From the collections at the Leavenworth County Historical Society and Museum. Reprinted with permission from The Leavenworth County Historical Society and Museum and the Leavenworth Times. Donated by Debra Graden.

Collected From Other Typewriters


The Taming of the West

Leavenworth Times, May 16, 1957

If it hadn't been for Fred Harvey, Topeka might {not?} have been a city of several million people today.

The closing at Newton of the last Harvey House in Kansas recalls that Fred Harvey, founder of the famous eating system, opened his first Harvey Lunchroom here at Topeka, where the Santa Fe track had begun rolling west in 1868. The year of Harvey's undertaking, which made a business creed of quality and smooth service, was 1876.

Harvey had experimented with a couple of eating houses in the previous year, in a partnership which he ended abruptly. In the building which served Santa Fe as a combined station and office building, in the upper story, he arranged to set up the first Harvey eating house under his sole ownership: Thus began a business friendship and co-existence, so to speak, that made not only culinary and railroad history, but cultural history.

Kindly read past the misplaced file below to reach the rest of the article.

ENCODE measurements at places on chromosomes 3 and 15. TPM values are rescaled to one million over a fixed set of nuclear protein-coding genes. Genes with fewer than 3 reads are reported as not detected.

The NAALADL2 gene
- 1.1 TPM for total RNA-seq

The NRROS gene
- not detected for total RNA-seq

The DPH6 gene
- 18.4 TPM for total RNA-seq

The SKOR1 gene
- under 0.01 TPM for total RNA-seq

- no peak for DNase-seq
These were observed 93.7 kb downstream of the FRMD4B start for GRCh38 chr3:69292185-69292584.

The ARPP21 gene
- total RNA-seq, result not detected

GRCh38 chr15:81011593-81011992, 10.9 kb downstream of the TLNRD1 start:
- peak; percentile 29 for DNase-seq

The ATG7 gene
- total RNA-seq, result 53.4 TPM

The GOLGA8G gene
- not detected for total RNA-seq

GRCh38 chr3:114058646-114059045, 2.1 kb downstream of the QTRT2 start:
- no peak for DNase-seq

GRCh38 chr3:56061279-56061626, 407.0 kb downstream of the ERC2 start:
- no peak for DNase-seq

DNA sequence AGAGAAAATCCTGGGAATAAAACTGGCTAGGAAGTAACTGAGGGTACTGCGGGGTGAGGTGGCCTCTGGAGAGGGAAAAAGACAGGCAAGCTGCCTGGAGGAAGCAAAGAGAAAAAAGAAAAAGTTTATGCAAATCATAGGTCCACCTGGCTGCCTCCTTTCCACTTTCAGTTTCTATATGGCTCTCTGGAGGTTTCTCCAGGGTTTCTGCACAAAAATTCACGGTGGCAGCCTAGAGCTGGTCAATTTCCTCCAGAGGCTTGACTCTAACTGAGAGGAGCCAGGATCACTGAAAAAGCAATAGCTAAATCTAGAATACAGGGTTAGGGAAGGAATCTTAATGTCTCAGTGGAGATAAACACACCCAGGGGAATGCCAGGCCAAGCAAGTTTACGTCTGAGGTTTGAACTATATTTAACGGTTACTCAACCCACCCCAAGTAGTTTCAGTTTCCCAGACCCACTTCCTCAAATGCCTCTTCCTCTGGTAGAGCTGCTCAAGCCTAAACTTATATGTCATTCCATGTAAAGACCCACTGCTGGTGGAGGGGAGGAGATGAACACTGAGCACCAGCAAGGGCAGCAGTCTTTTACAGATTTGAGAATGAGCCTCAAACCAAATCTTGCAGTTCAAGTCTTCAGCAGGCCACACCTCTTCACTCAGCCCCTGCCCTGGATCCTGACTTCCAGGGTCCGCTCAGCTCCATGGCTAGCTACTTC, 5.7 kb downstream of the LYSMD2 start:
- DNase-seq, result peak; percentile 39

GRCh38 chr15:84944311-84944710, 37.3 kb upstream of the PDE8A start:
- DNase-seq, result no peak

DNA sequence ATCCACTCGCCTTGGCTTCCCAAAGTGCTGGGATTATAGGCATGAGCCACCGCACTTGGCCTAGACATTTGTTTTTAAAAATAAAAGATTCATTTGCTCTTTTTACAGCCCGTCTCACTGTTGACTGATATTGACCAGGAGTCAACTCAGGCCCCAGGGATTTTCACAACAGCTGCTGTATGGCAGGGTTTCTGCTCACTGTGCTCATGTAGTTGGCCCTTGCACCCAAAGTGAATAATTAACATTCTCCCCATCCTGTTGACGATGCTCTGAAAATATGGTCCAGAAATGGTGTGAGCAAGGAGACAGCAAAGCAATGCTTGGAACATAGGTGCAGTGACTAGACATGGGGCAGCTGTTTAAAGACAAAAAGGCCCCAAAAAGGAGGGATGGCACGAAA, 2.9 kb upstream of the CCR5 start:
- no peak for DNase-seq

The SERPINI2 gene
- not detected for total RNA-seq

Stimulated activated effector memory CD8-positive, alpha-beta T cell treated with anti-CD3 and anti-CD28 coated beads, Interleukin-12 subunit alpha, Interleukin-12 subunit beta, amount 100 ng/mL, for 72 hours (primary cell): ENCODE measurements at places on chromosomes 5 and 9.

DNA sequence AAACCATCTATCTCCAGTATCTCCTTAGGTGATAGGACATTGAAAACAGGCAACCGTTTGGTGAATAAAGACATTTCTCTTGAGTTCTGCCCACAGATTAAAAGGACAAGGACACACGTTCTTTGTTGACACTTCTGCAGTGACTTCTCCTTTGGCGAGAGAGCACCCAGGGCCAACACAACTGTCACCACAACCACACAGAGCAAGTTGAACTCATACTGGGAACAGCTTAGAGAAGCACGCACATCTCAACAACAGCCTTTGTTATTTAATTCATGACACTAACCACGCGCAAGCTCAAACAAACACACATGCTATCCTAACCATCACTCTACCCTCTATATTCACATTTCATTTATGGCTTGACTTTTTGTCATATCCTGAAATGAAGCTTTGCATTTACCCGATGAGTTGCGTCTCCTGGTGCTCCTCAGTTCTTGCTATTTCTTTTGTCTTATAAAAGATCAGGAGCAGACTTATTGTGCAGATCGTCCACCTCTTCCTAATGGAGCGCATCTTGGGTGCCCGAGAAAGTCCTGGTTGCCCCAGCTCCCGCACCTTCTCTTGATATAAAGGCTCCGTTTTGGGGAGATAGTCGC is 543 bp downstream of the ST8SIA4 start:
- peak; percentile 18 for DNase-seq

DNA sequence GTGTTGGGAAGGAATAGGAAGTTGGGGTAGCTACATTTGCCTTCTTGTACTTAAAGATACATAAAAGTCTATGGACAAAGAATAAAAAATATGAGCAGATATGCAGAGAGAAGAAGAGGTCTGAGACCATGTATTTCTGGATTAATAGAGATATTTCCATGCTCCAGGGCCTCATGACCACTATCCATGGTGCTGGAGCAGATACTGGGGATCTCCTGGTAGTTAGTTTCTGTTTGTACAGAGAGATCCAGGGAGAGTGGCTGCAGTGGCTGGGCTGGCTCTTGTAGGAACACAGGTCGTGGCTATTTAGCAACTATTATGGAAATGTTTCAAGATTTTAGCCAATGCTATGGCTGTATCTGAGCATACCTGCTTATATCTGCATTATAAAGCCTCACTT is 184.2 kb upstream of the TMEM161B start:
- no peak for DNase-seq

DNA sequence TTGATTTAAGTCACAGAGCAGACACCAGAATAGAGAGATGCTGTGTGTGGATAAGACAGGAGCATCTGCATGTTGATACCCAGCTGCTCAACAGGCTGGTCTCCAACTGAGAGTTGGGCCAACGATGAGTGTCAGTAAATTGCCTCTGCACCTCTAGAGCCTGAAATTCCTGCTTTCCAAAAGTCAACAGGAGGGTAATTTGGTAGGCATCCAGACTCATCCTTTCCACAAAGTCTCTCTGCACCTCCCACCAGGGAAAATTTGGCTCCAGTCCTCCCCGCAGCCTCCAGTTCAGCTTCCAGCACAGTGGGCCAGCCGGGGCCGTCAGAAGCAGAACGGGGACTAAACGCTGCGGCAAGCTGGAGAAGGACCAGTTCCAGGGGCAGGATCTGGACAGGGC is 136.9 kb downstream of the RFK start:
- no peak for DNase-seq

According to one of the best histories of the Santa Fe road, "Steel Trails to Santa Fe," Fred Harvey's food was so delicious, so reasonably priced and so attractively served that early day Topeka was soon standing in line behind the counter stools. The author, L. L. Walters, then of Kansas university, who read all the contemporary accounts, seemed to chuckle as he wrote: "Contemporaries went so far as to express concern for the westward movement. They contended that there was danger that settlers en route to western Kansas would stay The west was not accustomed to such food, such service, and such--Ahhhh!--pretty waitresses, Walters quoted one reporter who wrote:

"Traffic was blocked and it became absolutely necessary for the Santa Fe to open similar houses at other points so that the west might not be settled in just one spot."

So in the next year, 1877, Harvey opened at Florence, and on down the line, to the delight of the Wild West, which Harvey, his brass bell and crisply uniformed young ladies (they were ladies!) did so much to tame.--Topeka State Journal.


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